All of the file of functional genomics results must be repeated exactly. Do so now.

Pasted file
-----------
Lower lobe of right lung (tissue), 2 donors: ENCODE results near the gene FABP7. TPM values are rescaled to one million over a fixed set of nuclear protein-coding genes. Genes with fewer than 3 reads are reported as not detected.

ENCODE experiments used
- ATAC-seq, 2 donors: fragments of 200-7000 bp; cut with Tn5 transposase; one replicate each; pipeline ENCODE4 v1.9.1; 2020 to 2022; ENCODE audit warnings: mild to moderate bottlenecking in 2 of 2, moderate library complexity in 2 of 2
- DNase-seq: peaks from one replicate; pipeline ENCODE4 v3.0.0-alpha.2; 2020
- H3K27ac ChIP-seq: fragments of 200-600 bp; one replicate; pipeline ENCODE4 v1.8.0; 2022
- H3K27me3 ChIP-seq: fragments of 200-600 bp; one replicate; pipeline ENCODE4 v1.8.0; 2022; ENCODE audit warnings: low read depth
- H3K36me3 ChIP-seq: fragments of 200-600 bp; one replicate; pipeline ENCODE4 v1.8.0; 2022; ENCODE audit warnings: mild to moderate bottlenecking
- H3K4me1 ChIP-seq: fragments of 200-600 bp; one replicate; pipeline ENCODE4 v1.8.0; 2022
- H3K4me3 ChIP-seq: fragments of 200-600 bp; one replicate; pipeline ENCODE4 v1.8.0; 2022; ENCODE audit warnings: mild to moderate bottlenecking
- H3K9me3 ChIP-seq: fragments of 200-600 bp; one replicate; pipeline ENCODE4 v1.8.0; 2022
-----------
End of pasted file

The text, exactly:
Lower lobe of right lung (tissue), 2 donors: ENCODE results near the gene FABP7. TPM values are rescaled to one million over a fixed set of nuclear protein-coding genes. Genes with fewer than 3 reads are reported as not detected.

ENCODE experiments used
- ATAC-seq, 2 donors: fragments of 200-7000 bp; cut with Tn5 transposase; one replicate each; pipeline ENCODE4 v1.9.1; 2020 to 2022; ENCODE audit warnings: mild to moderate bottlenecking in 2 of 2, moderate library complexity in 2 of 2
- DNase-seq: peaks from one replicate; pipeline ENCODE4 v3.0.0-alpha.2; 2020
- H3K27ac ChIP-seq: fragments of 200-600 bp; one replicate; pipeline ENCODE4 v1.8.0; 2022
- H3K27me3 ChIP-seq: fragments of 200-600 bp; one replicate; pipeline ENCODE4 v1.8.0; 2022; ENCODE audit warnings: low read depth
- H3K36me3 ChIP-seq: fragments of 200-600 bp; one replicate; pipeline ENCODE4 v1.8.0; 2022; ENCODE audit warnings: mild to moderate bottlenecking
- H3K4me1 ChIP-seq: fragments of 200-600 bp; one replicate; pipeline ENCODE4 v1.8.0; 2022
- H3K4me3 ChIP-seq: fragments of 200-600 bp; one replicate; pipeline ENCODE4 v1.8.0; 2022; ENCODE audit warnings: mild to moderate bottlenecking
- H3K9me3 ChIP-seq: fragments of 200-600 bp; one replicate; pipeline ENCODE4 v1.8.0; 2022